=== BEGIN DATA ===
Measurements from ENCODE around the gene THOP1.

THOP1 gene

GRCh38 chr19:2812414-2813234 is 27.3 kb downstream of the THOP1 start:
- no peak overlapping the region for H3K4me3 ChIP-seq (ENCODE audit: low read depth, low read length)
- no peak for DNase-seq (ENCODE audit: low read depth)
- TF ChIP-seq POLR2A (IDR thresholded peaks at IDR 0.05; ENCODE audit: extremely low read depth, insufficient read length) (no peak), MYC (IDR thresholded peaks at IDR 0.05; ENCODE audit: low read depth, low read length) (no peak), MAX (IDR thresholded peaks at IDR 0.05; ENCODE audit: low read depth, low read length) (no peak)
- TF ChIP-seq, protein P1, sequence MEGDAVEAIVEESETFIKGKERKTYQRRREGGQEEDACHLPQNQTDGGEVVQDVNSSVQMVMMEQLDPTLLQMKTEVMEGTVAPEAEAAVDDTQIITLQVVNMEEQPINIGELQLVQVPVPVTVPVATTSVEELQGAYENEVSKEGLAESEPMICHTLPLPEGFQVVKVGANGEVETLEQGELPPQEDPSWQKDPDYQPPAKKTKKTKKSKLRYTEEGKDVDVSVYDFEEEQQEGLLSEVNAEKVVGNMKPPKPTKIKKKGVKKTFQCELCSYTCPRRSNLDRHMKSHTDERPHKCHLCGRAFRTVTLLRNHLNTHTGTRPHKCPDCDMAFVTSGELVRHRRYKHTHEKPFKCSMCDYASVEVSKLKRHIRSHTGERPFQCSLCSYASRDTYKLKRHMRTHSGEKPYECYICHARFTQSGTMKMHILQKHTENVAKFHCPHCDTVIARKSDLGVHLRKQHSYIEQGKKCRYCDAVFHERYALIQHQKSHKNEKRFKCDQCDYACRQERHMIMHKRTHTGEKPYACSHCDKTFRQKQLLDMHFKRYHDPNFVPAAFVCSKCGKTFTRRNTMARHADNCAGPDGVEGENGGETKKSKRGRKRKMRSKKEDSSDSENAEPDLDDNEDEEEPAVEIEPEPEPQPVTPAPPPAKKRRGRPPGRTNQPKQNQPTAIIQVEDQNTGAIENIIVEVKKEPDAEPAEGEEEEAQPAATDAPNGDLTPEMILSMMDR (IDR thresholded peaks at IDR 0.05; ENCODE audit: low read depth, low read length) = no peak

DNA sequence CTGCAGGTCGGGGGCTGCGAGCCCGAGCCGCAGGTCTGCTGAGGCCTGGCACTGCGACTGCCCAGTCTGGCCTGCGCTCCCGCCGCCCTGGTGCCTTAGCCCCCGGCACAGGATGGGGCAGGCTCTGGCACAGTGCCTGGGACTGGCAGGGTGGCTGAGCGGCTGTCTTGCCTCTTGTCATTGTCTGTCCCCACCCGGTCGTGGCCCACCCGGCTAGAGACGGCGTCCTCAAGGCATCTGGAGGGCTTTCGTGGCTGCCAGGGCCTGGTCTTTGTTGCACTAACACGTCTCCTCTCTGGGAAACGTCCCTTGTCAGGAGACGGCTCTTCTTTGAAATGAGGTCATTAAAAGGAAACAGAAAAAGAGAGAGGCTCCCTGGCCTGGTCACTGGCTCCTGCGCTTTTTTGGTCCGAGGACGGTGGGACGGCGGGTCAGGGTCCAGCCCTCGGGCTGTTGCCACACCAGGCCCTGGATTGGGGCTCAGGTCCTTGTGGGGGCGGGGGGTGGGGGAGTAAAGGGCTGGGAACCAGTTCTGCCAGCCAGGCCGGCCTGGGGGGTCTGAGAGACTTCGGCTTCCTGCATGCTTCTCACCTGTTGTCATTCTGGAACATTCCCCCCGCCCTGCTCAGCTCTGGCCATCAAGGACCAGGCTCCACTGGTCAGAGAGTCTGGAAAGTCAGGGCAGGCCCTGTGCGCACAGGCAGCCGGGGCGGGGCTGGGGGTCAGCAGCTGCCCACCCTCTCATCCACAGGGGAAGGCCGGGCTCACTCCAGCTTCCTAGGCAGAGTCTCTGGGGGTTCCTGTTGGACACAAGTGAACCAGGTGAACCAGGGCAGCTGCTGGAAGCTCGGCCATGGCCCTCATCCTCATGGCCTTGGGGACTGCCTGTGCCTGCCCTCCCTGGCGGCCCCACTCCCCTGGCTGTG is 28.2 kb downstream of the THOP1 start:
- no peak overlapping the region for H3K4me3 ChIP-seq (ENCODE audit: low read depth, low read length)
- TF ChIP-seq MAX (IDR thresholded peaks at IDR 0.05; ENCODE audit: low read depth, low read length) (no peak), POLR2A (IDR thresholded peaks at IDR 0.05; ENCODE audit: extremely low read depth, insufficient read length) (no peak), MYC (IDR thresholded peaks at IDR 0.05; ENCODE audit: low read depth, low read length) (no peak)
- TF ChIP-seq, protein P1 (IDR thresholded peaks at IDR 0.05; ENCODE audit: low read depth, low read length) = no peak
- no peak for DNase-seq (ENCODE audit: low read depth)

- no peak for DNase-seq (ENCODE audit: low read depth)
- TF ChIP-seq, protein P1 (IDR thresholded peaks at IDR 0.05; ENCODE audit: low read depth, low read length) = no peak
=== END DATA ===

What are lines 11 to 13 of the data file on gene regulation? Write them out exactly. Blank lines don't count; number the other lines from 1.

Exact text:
- TF ChIP-seq, protein P1 (IDR thresholded peaks at IDR 0.05; ENCODE audit: low read depth, low read length) = no peak
- no peak for DNase-seq (ENCODE audit: low read depth)

- no peak for DNase-seq (ENCODE audit: low read depth)